Barcelona attacks: Spain's long anti-terror experience
Spain was already on high alert for a possible attack when a van smashed into the crowd on Barcelona's famous Las Ramblas boulevard, killing 13 people.
Spanish Prime Minister Mariano Rajoy called it a "jihadist attack". It is believed an Islamist cell of at least eight militants was involved.
In June 2015, Spain raised its terror alert level to four - one short of the maximum, level five. And since June 2016, Spanish security sources say, police have detained 164 suspected jihadists.
The use of a van zig-zagging at high speed through a pedestrian zone recalls the jihadist attacks in London, Berlin and Nice.
In December, Spain's interior ministry recommended installing barriers to stop any vehicle being driven into Las Ramblas, but the city did not do so, the ABC daily reports.
The Barcelona attack was claimed by so-called Islamic State (IS), though nothing confirms a direct IS link to it yet.
Five suspected jihadists were shot dead by police on Thursday night in Cambrils, a town 120km (75 miles) south of Barcelona.
In recent years Spain has intensified its security co-operation with nearby Morocco. There is believed to be a Moroccan connection in the Barcelona case.
The van driver is still on the run, but police have arrested four suspects - three Moroccans and a Spaniard from the North African enclave of Melilla.
One of the Moroccans was named as 28-year-old Driss Oukabir. The hunt is on for his brother Moussa, thought to have rented the van using Driss's name.
Barcelona has just seen Spain's worst attack since the Madrid train bombings of March 2004, in which 191 people died and more than 1,800 were injured.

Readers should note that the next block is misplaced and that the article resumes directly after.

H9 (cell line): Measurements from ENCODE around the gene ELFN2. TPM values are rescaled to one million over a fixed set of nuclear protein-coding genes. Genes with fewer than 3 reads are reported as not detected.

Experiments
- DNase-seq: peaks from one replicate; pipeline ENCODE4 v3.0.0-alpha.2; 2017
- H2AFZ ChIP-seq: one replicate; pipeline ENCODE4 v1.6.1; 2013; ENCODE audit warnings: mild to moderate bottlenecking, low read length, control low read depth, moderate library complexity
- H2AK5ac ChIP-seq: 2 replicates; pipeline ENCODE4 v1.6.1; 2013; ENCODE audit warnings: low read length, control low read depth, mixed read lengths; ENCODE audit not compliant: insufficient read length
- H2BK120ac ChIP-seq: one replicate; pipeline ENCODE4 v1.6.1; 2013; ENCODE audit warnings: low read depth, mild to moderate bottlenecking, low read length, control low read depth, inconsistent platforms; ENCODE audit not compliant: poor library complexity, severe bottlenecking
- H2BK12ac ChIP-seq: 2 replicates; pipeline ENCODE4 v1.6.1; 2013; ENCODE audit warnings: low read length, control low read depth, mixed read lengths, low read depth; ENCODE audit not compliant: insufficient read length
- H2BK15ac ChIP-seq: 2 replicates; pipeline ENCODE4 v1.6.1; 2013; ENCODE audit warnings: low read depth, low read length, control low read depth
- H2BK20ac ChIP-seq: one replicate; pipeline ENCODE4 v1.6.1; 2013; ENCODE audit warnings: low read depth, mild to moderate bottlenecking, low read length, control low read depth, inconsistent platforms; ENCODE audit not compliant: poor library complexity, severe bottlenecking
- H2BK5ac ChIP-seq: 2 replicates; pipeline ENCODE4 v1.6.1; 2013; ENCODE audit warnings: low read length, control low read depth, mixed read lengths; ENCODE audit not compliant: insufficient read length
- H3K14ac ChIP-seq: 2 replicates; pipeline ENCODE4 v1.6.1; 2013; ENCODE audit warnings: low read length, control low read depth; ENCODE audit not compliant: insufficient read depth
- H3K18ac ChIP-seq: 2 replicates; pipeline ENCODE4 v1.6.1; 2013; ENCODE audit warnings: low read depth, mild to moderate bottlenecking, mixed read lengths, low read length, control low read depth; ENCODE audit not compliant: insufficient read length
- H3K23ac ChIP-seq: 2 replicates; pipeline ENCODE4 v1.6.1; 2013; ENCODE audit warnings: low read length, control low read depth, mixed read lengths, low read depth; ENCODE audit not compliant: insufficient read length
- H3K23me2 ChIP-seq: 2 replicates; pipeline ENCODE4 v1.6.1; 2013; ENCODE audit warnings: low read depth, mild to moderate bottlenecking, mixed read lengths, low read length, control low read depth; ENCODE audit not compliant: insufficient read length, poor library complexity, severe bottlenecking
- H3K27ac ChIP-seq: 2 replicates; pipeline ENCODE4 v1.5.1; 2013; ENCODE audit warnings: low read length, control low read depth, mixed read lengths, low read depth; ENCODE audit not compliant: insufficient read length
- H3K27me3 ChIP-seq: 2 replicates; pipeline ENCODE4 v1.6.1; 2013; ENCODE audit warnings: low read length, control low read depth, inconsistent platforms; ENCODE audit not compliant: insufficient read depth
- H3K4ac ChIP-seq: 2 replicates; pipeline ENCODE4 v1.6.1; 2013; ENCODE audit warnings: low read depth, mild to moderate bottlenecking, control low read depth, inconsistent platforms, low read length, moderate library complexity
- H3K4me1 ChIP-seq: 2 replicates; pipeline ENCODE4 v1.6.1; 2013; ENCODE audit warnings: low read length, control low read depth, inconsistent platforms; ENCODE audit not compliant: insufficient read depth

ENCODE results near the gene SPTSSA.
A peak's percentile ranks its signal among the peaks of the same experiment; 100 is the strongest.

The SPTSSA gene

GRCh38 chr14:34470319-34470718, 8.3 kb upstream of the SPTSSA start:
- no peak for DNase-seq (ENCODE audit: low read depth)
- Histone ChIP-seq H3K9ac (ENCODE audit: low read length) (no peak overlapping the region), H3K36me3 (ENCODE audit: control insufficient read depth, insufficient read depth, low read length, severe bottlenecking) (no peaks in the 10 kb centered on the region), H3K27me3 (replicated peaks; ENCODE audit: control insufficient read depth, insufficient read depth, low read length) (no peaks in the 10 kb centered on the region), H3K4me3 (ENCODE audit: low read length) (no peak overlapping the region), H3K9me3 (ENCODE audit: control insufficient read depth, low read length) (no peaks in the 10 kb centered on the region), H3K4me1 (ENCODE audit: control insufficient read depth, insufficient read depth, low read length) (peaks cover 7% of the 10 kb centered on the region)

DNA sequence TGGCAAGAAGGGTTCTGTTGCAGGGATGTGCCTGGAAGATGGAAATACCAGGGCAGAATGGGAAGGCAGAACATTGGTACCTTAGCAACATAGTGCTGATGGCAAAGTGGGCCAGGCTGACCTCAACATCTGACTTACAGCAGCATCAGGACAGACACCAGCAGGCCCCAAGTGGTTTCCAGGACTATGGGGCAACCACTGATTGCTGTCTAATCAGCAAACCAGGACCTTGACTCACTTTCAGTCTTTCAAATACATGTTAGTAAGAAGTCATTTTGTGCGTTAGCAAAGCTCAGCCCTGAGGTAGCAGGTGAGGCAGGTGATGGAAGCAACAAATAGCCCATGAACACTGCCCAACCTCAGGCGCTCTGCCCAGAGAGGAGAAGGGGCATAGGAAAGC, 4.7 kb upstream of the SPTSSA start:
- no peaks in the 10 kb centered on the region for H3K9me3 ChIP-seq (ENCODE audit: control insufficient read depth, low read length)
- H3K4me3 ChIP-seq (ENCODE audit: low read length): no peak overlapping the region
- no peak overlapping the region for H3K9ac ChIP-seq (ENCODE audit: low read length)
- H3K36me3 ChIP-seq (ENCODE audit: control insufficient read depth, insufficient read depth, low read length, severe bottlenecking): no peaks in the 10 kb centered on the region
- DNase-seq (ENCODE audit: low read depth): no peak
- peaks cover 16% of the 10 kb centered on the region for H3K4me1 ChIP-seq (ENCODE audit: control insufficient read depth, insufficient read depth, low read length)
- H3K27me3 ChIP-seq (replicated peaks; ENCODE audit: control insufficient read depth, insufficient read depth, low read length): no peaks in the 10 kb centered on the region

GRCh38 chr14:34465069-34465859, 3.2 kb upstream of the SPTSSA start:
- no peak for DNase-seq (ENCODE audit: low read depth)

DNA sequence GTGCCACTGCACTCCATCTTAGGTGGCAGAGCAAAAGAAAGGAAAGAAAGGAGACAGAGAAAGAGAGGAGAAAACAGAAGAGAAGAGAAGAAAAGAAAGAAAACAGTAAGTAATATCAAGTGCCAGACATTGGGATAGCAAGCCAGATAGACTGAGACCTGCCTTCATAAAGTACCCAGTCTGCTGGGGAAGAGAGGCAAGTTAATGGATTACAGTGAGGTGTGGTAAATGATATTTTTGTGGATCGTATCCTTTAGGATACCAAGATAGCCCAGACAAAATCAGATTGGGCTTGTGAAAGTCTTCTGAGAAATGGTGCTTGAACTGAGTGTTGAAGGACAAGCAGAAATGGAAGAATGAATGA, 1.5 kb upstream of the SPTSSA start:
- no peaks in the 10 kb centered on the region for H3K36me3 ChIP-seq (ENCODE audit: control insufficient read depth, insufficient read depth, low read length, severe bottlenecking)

Islamist militants detonated 10 bombs on four commuter trains in the capital, in what remains Europe's bloodiest terror attack this century.
Spain has long been a potential target because hundreds of its soldiers are in the international coalition against IS. They are training Iraqi security forces but do not have a combat role.
In recent years Spain has seen a home-grown problem of Islamist radicalisation, said political violence expert Javier Argomaniz of St Andrews University.
Since 2013 about half of the suspects arrested have been Spanish-born, mostly very young, from poor, marginalised immigrant families, he told the BBC.
"There is radicalisation both online and through peer groups, but the online element is very strong," he said.
Lessons from Eta war
The violent Basque independence campaign waged by Eta for decades led Spain to pour resources into anti-terrorism units. The lack of major terror attacks in Spain since 2004 may be evidence of their professionalism.
The last terror attack in Barcelona was the murder of a policeman by Eta militants in 2000.
Facing up to the Eta threat saw Spanish anti-terror expertise shared with the French police, who played a key role in sapping the group's capability.
Eta is now disarming. The last Eta attack on Spanish soil was in Majorca in 2009, when a car bomb killed two Civil Guard officers.
Islamist radicalisation has been concentrated in four areas of Spain in recent years, the Spanish daily El Pais reports. Barcelona - with a large Muslim community - is the main area where it has happened.
The others are: Melilla, Ceuta (Spain's other North African enclave), and Madrid and its suburbs.
As part of its anti-terror measures, Spain brought in new laws against funding of terrorism, self-radicalisation through social media and travel abroad to train or fight with a jihadist group. All those crimes carry prison sentences.
Most of the 178 Spanish citizens who have gone to fight for IS or other jihadist groups have been from Ceuta or Melilla. About 10 times more jihadists have gone to the Middle East from France, it is believed.